Chas Bishop, chief executive of the National Space Centre, spoke with Blooloop’s Lalla Merlin about the attraction’s growth and its expansion plans.
The National Space Centre in Leicester is a museum and education charity that has iconic status in the city and its skyline. A futuristic tower houses many of the exhibits and is one of the city’s most recognisable landmarks.
It is the largest space science visitor centre in the UK and has the country’s largest planetarium. The centre has grown extensively over the last seven years and its success means that it needs more space.
The National Space Centre recently submitted an application for a £5m ($7m) expansion to the city council as part of a three-phase plan. Its chief executive, Chas Bishop (right), spoke to Blooloop about the attraction, its growth, and the future.
Three-phase expansion plan
“In short, we need more space,” Bishop said. “The increase in visitor numbers and the increase in employees means we are sitting on each other’s knees. And there are times when the exhibition can feel cramped.”
The centre embarked on its three-phase master plan this year. It hopes to have the first phase completed in the summer.
“For phase one we have all the funds and can do it under our own steam. It is an extension of the entrance area to house artefacts in a far more relaxed manner,” Bishop said.
“The idea is to make the welcome so much more appealing and get the visit off on the right foot, with an increased emphasis on how we communicate with our visitors and how they are oriented. It’s presently quite a difficult exhibition, at times, to get around.
“We find that some families are quite happy to go from interactive to interactive, enjoying them on their own merits. There are many others who like the idea of a linear storyline, wanting to follow the story of space.”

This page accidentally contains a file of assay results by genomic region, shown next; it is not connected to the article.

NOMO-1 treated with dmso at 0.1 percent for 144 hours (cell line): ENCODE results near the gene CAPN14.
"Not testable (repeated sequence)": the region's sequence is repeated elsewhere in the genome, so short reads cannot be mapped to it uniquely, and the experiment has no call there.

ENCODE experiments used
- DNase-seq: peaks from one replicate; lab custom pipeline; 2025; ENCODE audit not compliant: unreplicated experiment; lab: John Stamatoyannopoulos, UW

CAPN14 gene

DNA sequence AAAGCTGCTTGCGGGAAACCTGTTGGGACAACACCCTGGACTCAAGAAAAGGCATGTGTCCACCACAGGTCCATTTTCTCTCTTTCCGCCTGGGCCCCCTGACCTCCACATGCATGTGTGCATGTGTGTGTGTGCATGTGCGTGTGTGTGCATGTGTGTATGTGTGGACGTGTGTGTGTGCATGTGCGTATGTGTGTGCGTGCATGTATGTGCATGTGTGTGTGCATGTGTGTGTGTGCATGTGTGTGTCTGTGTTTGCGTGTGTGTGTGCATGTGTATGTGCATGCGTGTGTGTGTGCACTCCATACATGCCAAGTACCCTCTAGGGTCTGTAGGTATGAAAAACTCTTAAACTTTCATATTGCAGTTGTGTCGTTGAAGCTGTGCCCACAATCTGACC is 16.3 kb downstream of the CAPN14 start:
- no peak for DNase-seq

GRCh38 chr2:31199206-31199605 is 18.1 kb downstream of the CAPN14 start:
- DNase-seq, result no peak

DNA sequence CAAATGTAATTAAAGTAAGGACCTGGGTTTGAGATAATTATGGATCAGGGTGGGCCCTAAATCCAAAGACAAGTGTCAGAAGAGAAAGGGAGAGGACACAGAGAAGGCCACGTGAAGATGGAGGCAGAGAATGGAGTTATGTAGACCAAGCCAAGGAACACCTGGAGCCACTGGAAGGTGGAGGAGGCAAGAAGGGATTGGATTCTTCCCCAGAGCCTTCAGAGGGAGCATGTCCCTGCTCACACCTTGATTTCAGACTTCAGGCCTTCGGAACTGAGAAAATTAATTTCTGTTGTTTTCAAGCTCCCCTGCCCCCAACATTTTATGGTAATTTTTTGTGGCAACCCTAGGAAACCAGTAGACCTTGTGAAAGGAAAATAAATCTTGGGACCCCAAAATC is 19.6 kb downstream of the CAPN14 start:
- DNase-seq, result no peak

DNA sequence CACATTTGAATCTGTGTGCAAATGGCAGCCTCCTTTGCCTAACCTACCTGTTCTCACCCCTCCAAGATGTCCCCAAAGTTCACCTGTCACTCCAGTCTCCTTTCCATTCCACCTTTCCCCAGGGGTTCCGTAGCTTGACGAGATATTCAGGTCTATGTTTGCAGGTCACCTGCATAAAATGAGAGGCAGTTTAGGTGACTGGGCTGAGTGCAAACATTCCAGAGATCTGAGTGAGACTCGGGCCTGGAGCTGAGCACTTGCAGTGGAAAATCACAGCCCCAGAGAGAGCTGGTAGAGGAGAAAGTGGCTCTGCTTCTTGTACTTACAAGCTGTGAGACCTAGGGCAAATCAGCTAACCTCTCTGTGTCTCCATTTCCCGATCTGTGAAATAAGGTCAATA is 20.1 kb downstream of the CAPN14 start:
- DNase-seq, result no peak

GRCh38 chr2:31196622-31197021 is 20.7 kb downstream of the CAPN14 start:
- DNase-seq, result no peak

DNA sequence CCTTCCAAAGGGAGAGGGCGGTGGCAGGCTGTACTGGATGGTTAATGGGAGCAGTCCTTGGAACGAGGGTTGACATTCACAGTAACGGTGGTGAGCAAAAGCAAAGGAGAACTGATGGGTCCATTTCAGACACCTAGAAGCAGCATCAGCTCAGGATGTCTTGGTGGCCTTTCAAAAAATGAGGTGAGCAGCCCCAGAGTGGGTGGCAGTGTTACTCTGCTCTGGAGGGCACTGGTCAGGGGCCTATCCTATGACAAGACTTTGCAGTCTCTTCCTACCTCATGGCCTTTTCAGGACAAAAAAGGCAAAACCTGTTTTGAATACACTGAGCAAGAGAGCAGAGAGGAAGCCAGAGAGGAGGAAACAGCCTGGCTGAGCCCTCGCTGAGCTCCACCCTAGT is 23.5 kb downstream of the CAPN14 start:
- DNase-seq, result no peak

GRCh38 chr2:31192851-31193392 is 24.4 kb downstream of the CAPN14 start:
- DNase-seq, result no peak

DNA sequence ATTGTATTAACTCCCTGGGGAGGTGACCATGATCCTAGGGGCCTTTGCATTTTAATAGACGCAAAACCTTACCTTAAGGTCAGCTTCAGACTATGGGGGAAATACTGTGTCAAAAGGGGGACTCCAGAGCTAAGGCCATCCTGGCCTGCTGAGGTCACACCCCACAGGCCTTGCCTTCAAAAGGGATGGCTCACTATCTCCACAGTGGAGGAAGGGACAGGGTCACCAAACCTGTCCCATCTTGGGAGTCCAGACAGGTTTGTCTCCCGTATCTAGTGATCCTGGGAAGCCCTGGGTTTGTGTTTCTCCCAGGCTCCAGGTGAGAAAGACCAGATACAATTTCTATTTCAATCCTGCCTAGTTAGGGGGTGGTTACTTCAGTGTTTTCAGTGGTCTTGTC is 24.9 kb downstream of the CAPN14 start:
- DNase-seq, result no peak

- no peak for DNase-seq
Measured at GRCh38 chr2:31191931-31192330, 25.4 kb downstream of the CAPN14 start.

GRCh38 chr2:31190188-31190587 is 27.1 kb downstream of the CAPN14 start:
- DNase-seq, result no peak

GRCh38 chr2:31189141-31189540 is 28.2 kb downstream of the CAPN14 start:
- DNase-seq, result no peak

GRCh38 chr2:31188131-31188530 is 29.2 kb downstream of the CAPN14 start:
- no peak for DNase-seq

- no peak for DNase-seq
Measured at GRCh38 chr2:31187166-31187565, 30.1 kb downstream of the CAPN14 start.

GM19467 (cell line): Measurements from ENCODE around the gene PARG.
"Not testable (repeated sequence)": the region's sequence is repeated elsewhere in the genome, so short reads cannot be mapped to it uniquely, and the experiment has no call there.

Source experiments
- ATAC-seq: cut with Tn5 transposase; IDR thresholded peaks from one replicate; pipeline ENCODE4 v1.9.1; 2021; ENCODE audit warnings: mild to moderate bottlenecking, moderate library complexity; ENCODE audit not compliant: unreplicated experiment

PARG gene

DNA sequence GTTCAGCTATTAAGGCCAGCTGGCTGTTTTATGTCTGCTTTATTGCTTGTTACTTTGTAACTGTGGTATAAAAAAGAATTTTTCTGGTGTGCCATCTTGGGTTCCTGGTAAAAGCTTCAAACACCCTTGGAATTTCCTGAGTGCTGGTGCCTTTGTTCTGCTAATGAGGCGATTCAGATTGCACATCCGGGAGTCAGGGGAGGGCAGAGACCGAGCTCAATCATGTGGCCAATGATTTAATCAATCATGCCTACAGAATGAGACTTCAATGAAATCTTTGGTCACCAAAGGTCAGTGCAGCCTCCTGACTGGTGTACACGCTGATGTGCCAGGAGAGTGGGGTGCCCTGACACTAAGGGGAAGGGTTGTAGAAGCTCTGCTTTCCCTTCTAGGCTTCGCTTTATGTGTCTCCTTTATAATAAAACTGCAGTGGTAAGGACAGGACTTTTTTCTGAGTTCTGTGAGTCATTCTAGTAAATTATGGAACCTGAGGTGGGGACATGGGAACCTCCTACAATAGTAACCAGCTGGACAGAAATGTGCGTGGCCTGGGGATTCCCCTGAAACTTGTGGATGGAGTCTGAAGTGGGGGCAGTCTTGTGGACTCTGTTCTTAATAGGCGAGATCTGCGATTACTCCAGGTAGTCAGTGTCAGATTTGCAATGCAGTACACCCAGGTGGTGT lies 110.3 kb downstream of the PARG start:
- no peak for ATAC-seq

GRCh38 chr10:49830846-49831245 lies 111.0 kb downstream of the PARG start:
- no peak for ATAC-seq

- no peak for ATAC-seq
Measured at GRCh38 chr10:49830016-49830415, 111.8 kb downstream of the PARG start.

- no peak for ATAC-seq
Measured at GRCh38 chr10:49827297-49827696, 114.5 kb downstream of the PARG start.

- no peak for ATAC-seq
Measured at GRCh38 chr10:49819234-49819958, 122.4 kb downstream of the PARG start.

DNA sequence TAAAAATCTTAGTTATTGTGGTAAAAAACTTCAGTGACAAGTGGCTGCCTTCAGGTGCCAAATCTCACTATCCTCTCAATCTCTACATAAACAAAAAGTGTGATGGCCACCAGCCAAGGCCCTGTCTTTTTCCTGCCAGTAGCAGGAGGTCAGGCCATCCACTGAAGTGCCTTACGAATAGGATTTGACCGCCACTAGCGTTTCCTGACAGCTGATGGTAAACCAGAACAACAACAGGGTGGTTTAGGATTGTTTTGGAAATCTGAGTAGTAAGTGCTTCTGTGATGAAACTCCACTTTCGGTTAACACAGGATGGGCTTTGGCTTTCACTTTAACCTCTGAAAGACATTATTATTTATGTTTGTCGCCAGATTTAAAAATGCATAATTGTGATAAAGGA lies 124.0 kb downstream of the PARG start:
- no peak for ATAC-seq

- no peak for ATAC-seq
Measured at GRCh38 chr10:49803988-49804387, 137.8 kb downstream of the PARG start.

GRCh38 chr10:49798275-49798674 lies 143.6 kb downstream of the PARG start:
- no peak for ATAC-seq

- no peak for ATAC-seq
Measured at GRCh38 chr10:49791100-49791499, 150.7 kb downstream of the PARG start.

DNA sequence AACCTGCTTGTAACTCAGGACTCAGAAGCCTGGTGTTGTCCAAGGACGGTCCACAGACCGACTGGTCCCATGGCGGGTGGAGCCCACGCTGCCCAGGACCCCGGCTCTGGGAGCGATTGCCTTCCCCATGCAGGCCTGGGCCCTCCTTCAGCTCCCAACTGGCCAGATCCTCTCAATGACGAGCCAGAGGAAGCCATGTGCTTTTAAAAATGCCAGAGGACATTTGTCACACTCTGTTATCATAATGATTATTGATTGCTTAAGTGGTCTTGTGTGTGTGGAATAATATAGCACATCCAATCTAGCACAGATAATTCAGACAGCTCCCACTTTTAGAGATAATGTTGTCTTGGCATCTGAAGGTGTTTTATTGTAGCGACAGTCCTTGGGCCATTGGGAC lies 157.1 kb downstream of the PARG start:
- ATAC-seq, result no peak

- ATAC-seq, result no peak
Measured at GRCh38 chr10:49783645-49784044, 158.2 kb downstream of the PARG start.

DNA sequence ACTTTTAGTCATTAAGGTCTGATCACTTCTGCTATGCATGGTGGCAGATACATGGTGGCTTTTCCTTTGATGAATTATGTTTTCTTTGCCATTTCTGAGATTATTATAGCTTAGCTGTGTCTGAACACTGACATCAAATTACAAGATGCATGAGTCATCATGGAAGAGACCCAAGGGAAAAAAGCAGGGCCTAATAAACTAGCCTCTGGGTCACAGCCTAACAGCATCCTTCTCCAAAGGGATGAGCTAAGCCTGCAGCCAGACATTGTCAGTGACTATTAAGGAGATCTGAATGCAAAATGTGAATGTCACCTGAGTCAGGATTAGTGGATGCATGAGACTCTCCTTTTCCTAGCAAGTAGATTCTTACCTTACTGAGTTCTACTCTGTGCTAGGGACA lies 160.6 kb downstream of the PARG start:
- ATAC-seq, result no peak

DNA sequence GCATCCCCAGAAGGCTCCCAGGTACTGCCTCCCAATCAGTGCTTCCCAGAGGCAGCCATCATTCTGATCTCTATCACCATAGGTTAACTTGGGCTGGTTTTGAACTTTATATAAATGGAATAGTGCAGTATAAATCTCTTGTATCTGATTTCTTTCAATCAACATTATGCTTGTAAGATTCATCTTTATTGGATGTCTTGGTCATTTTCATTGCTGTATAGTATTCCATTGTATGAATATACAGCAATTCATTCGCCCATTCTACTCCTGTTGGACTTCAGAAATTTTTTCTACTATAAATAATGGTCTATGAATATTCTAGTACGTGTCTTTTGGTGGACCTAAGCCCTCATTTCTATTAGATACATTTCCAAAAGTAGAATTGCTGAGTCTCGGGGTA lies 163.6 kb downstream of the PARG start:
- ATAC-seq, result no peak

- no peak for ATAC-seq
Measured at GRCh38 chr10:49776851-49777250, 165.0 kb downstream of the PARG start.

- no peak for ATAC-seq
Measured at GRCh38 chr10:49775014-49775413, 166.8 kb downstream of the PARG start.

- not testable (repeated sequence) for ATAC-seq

Content development and outreach
Phase two centres on content development. It is linked to a new outreach program about future space missions.
“People will have the opportunity to go on a simulated space mission using all the wonderful techniques that the creative team is able to bring to bear with virtual, augmented, and mixed reality; a lot of interactivity, a lot of 3D work. We’re very excited about that,” Bishop said.
In the final phase, the centre will extend its buildings to accommodate more staff and space.
“It will be very flexible,” Bishop said. “At the moment, when we have presentations by Tim Peake or Chris Hatfield or other stellar speakers, we are limited to 200 people in the audience. We can sell these events many times over. So there’s a real desire to put these people on stage in front of many more people.
“And there is so much else that we do that needs more physical space: light presentations, workshops, temporary exhibitions, corporate business events.”
Funding is in place for the first phase of the plan. There is still work to be done to secure the needed money for the second and third phases.
“Clearly, as we progress, we will continue to be able to top up with some of our surpluses, but as a good charity we need to retain a decent reserve as well,” Bishop said. “It’s always a balancing act. There is always a need to be a little bit cautious about how much we invest and how much we save, but as things progress we gain in confidence.”
“The site itself was always going to be challenging”
The centre has clearly come a long way from its humble beginnings. When Bishop joined the team, the facility was still an old sewage works.
“The site itself was always going to be challenging,” Bishop said. “There weren’t many options available, and the old sewage works – not an obvious location – was chosen. But it was fascinating that we were able to bring some pretty grubby land back into industrial use, and, 18 years on, have great plans from the university, the city of Leicester and others to build up around us, to create what is being called Space Park Leicester.”